Jimmy So has a brief, nice piece about Superman’s popularity in times of war over on Newsweek.
A deliciously absurd moment in Super Boys, an ambitious new biography of Siegel and Shuster that aims to be as literary as Kavalier and Clay and takes Chabon’s novel as a model, notes that Siegel, who was Jewish, was threatened by the Nazis in Das Schwarze Korps, the official newspaper of the SS.
I’ve been meaning to post this anyway, so here is the actual page from the newspaper:
As I note in the book, this is just another example of Jerry having no fear when it came to his writing — he got LOTS of people, often very dangerous people, mad at him. This was hard to find, by the way — thanks to the NY Public Library, Dr. Katherine Kickel, and Caroline — we found it, I lost it, so we had to find it again. Read So’s entire article (with some of the above translated) here.
I did a guest post over at The Nook Blog titled “5 Things You Probably Didn’t Know About Superman”:
5. Jerry and Joe got the idea for Superman having a secret identity from The Shadow, a popular radio show about a man who shrouded his face and fought crime. But that is kind of a misleading lie, too. In fact, much of what we think we know about Superman and his creators has been, at times, a carefully orchestrated myth. Superman’s alter ego, Clark Kent, was also based on someone real: a secret identity of a man who should not exist. A man who, like Clark Kent, has been standing in front of us the whole time.
Read the whole post here.
One of the many small, strange surprises that I found doing research for the book was actual correspondence in 1951 between Jerry Siegel and J. Edgar Hoover of the F.B.I. I write about what it’s about (and means) in the book, but if you want to see the actual copied letters, I’ve given them to Rich Johnston over at Bleeding Cool to post — seemed like the perfect place to share them.
Read the facsimile letters here.
Patrick Challis reviews for COASM:
The story of Shuster and Siegel is a bittersweet one tinged with moments of success and creativity. Ricca doesn’t hold back on any information or leave any stone unturned and that leads in to one of the most infomative biographies that I have read in a long time.
Read the full review here.
Today is Maurice Sendak’s birthday, the source of many of our nighttime dreams (or nightmares) as kids. One of my favorite series of his works are these illustrations for an anniversary edition of Melville’s Pierre. I did my MA thesis on this book, mostly because I liked these illos. so much. I always thought he drew Pierre (the tortured artist) as Superman. I have been working on a paper on it here and there. The last image especially.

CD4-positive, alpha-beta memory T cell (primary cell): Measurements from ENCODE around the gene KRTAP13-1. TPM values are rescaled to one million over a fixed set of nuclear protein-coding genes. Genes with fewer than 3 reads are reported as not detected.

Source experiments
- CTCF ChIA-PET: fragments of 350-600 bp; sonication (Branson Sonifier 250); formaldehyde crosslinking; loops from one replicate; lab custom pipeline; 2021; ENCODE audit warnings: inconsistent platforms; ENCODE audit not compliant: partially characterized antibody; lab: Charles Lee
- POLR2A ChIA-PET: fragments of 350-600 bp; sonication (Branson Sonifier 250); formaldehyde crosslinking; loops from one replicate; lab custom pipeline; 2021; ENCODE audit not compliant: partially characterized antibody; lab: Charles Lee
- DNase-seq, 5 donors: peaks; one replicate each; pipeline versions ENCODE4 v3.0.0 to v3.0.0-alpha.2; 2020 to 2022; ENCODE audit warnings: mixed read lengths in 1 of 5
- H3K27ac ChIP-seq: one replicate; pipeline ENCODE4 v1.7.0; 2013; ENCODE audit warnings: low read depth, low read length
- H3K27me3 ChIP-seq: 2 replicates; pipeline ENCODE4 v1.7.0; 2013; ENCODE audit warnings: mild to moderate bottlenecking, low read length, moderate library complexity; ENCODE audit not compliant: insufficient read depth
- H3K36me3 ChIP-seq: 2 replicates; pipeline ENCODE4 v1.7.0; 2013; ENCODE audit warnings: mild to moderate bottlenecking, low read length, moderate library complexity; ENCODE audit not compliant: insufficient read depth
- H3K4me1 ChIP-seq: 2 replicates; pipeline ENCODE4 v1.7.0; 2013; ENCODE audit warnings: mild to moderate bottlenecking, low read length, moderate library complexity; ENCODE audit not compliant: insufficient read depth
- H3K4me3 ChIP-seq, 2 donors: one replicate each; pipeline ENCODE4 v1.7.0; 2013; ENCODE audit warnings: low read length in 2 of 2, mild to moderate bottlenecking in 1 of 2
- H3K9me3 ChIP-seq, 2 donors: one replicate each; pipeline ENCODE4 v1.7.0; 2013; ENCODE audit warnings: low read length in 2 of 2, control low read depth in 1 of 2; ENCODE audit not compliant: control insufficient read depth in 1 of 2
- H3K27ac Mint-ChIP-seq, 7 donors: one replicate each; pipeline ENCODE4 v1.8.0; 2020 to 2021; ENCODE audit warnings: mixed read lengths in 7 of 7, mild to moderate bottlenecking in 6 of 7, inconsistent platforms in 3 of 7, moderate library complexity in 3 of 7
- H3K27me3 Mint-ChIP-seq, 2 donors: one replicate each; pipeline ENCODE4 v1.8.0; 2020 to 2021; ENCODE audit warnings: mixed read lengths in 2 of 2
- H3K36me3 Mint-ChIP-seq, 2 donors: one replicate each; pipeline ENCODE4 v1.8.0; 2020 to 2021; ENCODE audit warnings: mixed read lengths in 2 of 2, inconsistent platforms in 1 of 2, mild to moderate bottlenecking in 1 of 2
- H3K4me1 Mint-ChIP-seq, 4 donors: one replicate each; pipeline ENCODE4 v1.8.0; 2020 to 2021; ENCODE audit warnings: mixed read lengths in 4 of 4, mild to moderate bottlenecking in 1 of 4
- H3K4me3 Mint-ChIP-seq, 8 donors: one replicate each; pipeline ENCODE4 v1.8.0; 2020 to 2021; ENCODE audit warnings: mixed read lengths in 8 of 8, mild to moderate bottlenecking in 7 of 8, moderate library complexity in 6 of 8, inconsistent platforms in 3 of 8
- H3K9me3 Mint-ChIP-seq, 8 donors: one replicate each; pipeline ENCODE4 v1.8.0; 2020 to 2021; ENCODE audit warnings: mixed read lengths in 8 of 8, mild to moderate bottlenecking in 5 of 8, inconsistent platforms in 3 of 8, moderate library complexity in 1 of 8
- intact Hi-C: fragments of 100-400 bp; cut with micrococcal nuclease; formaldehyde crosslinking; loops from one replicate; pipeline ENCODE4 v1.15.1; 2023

Sendak did a lot of “last interviews” before his death last year, but The Comics Journal #302 with Gary Groth is one of the best. Glen Weldon, author of Superman: The Unauthorized Biography writes a nice article in The New Republic about this interview here.
Margaret Quamme reviews for The Columbus Dispatch:
As much as anything, this is a story of persistence, as the guys, both working as delivery boys, came up with idea after idea, published their work and endlessly pestered the new magazines publishing comics. Even after Superman hit it big, they kept going — in part because money was always a problem, whether they had a lot of it or a little.
Read the entire review here.
Michael Bradley over at Siegel & Shuster: Mythmakers has a great new online resource for early, non-Superman material. Really nicely done.
Click here to visit.
I had a great conversation with Christopher Borrelli of the Tribune about Midwestern values and Superman, and whether or not cities like Cleveland and Chicago are even Midwestern at all. Love this great quote from Scott Snyder in here:
Traveling through the Midwest I always think of things as being big and small at the same time,” Snyder said. “You’re humbled by the landscape but feel huge if you’re the only thing there most of the time. Which speaks to Superman. He is the most powerful being on the planet but a deeply human character.”
Read the whole article here (warning: mild movie spoilers).